Next Step Fitness's Blog

Donald Trump’s Exercise Routine, Altitude Vs. Heat Training, Can Kids Take Smart Drugs, Can Ketosis Cause Muscle Damage & More

November 22, 2016

362: Donald Trump’s Exercise Routine, Altitude Vs. Heat Training, Can Kids Take Smart Drugs, Can Ketosis Cause Muscle Damage & More.Click here for the full written transcript of this podcast episode.November 9, 2016 Podcast: 362: Donald Trump’s Exercise Routine, Altitude Vs. Heat Training, Can Kids Take Smart Drugs, Can Ketosis Cause Muscle Damage & More.

Major Consequences of Physical Inactivity

July 26, 2016 Major Consequences of Physical Inactivity

by Galen A. Morton, MA and Len Kravitz, PhD on Jul 12, 2016In the fifth century BC, the famous Greek physician Hippocrates observed, “All parts of the body, if used in moderation and exercised in labors to which each is accustomed, become thereby healthy and well developed and age slowly; but if they are unused and left idle, they become liable to disease, defective in growth and age quickly” (Kokkinos & Myers 2010).Scientists have proved Hippocrates right time and again in recent years. In a review of the latest science, Booth, Roberts & Laye (2012) point to 35 chronic diseases and health conditions (see the sidebar “Combating 35 Health Problems”) that regular exercise and physical activity do much to prevent. Booth and colleagues also indicate that 92% of adolescents and 95% of adults in the U.S. do not meet minimum guidelines for physical activity. This presents countless opportunities for personal trainers and other exercise professionals to make a difference in...

Cycling May Help Lower Risk For Type 2 Diabetes: Study

July 14, 2016

Riding a bike to work or cycling for fun could help reduce your risk for type 2 diabetes, a new study suggests. Researchers say it is not too late to pick up the habit.  (Joel Henner | Flickr )A two-wheel ride instead of four could help lower the risk of developing type 2 diabetes among adults, a new study in Denmark revealed.People who rode a bike to work or cycled just for fun were less likely to get the illness, researchers found. This was true even for those who only began habitual cycling later in life.Routine CyclingThe cohort study, which was led by Martin Rasmussen from the University of Southern Denmark, involved about 24,000 males and 27,000 females from Denmark who were recruited at the age of 50 to 65 years old.Researchers examined the link between the study participants' self-reported commuter and recreational cycling habits and their type 2 diabetes incidence, which was already measured in the Danish National Diabetes Registry.In the end, Rasmussen and his team found...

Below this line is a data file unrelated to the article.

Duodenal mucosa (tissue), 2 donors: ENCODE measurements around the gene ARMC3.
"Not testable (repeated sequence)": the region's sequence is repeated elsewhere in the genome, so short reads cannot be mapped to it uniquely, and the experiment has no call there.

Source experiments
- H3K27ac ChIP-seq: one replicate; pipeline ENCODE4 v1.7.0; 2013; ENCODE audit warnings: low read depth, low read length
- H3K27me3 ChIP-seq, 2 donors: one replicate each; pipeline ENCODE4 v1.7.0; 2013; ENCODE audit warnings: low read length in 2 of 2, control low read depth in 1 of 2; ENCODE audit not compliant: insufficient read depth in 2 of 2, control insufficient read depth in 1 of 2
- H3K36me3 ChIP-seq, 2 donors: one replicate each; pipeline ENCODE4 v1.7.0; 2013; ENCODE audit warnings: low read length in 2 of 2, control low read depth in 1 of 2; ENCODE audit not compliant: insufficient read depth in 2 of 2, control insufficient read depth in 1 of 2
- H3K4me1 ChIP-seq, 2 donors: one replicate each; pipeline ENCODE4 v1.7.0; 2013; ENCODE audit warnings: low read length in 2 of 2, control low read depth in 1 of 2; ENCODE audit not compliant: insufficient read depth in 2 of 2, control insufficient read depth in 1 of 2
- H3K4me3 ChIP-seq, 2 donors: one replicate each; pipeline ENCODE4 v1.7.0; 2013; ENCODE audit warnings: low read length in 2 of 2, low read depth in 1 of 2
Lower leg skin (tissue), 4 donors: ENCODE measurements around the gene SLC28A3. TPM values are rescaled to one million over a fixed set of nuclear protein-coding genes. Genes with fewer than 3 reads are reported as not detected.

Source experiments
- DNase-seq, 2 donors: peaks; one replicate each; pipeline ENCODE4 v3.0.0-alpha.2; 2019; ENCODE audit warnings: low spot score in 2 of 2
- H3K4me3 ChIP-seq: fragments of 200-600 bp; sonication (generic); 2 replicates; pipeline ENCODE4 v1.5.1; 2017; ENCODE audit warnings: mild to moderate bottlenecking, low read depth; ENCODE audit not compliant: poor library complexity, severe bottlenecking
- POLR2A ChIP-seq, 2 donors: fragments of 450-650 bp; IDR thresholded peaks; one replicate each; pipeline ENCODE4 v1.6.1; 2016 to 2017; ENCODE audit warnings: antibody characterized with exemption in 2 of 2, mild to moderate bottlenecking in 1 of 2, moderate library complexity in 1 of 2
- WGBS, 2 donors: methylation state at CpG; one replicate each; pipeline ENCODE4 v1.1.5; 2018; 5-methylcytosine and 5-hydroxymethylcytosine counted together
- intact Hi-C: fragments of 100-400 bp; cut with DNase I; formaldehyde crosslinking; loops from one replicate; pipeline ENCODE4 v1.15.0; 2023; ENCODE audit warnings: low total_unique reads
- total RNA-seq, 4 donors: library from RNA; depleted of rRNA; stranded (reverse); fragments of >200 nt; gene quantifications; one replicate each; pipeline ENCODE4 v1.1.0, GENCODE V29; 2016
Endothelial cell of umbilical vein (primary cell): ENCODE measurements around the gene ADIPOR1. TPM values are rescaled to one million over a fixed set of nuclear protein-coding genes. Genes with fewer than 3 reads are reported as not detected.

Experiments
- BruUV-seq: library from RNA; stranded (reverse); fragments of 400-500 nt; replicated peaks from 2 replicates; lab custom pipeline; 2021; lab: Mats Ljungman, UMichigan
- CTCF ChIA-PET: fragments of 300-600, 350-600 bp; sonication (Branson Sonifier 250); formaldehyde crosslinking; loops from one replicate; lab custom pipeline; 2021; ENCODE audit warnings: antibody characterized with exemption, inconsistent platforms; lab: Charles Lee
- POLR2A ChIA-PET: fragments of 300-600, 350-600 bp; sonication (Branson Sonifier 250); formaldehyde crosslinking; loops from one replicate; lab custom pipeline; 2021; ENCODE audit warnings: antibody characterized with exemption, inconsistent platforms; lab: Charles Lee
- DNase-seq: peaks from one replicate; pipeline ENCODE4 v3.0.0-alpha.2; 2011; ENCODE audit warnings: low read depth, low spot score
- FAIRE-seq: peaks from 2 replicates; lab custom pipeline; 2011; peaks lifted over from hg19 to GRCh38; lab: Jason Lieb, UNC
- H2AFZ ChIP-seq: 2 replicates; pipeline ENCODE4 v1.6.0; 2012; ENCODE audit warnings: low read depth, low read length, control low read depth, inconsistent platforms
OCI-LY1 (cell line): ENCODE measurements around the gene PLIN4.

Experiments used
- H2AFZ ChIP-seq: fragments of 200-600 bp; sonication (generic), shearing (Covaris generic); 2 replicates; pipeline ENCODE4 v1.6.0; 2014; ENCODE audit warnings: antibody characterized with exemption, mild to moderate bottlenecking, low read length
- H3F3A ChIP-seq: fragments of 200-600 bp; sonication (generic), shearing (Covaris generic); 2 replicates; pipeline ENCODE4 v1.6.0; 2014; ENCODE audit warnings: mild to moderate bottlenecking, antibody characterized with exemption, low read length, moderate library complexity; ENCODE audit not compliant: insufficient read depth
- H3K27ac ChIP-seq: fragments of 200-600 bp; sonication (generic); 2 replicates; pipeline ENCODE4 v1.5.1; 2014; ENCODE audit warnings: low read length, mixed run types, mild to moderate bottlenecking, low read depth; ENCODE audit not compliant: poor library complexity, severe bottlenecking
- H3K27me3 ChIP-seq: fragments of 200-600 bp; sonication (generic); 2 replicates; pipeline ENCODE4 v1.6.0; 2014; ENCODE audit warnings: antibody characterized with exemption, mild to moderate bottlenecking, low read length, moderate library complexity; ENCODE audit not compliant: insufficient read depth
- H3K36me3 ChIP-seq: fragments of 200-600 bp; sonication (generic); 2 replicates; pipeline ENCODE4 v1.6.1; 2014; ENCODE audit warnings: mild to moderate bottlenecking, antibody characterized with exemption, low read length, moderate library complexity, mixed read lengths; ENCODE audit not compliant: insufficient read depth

Physical Activity May Help Improve Memory Issues In Breast Cancer Survivors

July 11, 2016

Physical Activity May Help Improve Memory Issues In Breast Cancer SurvivorsTEXT SIZE - +PRINTE-MAILMegha KediaFirst Posted: Jul 10, 2016 05:35 AM EDTA new study found that exercise may help in improving the memory of breast cancer survivors. (Photo : Matt Cardy / Getty Images)A new study has found that exercise may help in improving memory issues in breast cancer survivors.According to Siobhan Phillips, the main author of the study, moderate to vigorous physical activity everyday helps in reducing stress and benefits cancer survivors psychologically, thereby resulting in improved memory. Phillips is assistant professor of preventive medicine at Northwestern University Feinberg School of Medicine in Chicago.Chemotherapy or radiation treatments given to cancer patients during treatment lead to memory issues, which is often termed as "chemo brain." The study has found that such memory problems may be linked to emotions and stress. Phillips claim that women who go through cancer...

Adult Obesity Statistics

July 1, 2016

The State of Obesity inFloridaAdult ObesityFlorida now has the eighth lowest adult obesity rate in the nation, according toThe State of Obesity: Better Policies for a Healthier America. Florida's adult obesity rate is currently 26.2 percent, up from 18.4 percent in 2000 and from 11.4 percent in 1990. U.S. adult obesity rates remained mostly steady — but high — this past year, increasing in Kansas, Minnesota, New Mexico, Ohio and Utah and remaining stable in the rest. Rates of obesity now exceed 35 percent in three states (Arkansas, West Virginia and Mississippi), 22 states have rates above 30 percent, 45 states are above 25 percent, and every state is above 20 percent. Arkansas has the highest adult obesity rate at 35.9 percent, while Colorado has the lowest at 21.3 percent. View data for all states Current adult diabetes rate (2014)